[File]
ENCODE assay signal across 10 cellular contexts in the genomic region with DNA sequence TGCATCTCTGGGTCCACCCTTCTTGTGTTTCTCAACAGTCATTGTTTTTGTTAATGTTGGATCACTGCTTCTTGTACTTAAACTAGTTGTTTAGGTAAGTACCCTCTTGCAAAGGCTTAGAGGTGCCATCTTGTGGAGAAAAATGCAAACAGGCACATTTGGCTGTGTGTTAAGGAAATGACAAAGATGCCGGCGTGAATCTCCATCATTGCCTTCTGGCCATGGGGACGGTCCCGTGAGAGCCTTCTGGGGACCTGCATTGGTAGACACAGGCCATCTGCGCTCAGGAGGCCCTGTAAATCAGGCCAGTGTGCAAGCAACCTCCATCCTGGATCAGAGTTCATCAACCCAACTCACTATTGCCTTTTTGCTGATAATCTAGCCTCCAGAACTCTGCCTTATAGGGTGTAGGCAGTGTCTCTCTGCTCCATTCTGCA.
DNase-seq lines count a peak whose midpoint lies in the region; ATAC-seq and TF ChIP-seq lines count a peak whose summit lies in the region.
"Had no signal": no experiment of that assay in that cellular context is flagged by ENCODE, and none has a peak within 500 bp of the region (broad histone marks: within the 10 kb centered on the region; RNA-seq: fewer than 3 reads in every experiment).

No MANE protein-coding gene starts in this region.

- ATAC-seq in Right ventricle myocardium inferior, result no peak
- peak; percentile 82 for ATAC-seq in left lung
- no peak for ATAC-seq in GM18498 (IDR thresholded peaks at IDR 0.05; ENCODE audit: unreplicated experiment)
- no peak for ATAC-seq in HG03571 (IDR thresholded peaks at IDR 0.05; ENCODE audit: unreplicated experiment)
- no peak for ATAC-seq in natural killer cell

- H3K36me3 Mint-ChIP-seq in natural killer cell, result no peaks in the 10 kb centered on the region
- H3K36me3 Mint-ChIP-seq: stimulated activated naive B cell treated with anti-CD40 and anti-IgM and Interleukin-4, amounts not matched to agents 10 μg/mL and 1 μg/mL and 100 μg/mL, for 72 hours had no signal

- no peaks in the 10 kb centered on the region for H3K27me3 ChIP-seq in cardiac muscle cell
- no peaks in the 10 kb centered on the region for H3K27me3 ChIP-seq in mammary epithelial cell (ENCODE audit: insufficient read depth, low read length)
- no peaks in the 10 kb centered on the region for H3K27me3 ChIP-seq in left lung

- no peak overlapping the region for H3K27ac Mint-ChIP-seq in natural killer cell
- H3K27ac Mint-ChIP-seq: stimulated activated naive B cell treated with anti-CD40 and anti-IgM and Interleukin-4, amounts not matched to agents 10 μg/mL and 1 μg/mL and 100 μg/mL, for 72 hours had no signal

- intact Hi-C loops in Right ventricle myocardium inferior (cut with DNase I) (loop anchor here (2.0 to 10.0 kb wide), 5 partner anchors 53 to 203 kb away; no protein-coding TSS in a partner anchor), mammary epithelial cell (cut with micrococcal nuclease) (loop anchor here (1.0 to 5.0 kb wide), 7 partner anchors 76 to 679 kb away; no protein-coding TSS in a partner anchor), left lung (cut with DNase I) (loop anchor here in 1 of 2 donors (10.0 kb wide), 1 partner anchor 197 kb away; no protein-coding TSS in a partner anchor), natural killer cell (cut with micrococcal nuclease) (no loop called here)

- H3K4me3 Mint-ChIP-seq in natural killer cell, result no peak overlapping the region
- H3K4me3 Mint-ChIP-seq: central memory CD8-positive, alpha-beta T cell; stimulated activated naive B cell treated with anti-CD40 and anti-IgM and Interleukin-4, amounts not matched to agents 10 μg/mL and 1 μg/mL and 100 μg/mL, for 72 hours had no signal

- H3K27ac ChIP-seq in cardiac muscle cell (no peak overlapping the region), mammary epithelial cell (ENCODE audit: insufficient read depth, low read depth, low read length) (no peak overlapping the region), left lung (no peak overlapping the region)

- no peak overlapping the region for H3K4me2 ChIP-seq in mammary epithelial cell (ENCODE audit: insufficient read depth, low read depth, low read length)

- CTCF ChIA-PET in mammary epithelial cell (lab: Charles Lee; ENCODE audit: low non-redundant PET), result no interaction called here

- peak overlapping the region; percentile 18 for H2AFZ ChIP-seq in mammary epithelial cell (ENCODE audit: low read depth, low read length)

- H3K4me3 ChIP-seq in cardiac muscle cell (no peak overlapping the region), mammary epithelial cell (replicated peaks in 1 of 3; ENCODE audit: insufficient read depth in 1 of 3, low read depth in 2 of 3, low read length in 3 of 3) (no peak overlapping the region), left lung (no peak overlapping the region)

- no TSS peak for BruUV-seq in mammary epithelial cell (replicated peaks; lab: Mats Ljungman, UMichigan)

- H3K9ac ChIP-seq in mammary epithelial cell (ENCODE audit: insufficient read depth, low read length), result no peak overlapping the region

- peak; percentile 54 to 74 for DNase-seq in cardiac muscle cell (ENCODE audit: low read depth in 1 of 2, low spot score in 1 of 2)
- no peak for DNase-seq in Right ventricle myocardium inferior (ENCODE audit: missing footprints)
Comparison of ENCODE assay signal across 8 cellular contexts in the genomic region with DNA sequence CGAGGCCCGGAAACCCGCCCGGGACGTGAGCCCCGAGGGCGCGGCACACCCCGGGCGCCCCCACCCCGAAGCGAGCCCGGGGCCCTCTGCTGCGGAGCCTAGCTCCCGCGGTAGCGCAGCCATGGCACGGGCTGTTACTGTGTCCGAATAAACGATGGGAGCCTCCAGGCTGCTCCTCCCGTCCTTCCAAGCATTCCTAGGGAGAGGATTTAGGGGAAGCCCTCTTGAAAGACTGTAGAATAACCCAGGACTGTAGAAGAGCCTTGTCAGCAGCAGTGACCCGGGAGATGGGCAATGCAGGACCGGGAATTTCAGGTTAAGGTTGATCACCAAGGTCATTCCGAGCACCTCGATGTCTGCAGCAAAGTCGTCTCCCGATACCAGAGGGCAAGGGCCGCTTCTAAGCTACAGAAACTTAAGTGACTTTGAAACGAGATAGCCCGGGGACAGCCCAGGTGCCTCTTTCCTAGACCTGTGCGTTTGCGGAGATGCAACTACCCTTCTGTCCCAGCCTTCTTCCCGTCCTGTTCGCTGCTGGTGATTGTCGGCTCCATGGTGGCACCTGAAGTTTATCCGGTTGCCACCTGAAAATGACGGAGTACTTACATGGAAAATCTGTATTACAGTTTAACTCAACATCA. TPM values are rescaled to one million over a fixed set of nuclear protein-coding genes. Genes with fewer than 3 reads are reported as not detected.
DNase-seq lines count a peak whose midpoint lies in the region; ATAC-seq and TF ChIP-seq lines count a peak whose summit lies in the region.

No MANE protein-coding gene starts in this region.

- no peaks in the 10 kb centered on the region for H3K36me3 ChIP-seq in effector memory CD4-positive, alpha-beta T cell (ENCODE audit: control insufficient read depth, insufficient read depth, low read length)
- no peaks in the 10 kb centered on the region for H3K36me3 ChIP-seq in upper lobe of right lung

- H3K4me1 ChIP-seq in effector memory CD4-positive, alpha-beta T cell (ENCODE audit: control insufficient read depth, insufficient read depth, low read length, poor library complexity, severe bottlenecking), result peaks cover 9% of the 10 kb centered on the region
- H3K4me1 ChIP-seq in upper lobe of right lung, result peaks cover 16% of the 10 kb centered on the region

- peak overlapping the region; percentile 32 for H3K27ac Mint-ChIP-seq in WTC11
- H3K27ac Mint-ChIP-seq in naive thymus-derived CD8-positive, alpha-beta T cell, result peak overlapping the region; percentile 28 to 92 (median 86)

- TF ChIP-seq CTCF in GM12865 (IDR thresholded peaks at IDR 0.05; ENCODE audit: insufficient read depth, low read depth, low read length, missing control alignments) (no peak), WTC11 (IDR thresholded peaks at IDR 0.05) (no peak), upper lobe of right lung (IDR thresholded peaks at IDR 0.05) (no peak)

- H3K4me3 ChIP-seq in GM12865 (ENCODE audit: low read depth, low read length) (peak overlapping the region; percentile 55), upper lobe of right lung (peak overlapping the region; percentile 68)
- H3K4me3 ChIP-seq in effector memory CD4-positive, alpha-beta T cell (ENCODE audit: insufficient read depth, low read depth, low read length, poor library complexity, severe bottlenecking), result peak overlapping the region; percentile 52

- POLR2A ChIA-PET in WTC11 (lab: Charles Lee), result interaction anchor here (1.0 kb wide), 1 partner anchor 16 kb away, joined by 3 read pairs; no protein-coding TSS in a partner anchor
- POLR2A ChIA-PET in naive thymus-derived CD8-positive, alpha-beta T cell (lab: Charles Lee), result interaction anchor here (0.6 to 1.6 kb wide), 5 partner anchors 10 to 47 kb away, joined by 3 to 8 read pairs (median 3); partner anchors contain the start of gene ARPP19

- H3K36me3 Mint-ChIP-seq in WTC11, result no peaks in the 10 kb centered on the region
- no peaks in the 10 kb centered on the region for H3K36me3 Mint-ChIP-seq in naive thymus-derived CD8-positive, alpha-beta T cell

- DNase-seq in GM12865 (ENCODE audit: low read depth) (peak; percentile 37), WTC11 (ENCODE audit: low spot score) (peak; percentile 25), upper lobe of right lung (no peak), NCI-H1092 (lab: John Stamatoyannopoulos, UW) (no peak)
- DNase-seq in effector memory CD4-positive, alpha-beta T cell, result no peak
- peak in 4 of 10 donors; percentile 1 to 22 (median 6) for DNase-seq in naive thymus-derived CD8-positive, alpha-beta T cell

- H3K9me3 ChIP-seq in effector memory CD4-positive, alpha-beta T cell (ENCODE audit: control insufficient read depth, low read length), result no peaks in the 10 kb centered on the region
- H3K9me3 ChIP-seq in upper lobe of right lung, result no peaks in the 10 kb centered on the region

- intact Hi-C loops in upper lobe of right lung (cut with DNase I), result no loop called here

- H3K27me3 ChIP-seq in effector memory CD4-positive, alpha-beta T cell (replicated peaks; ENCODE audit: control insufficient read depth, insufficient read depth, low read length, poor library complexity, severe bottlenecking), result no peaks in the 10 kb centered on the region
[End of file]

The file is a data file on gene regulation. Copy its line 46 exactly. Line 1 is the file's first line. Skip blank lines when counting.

- DNase-seq in effector memory CD4-positive, alpha-beta T cell, result no peak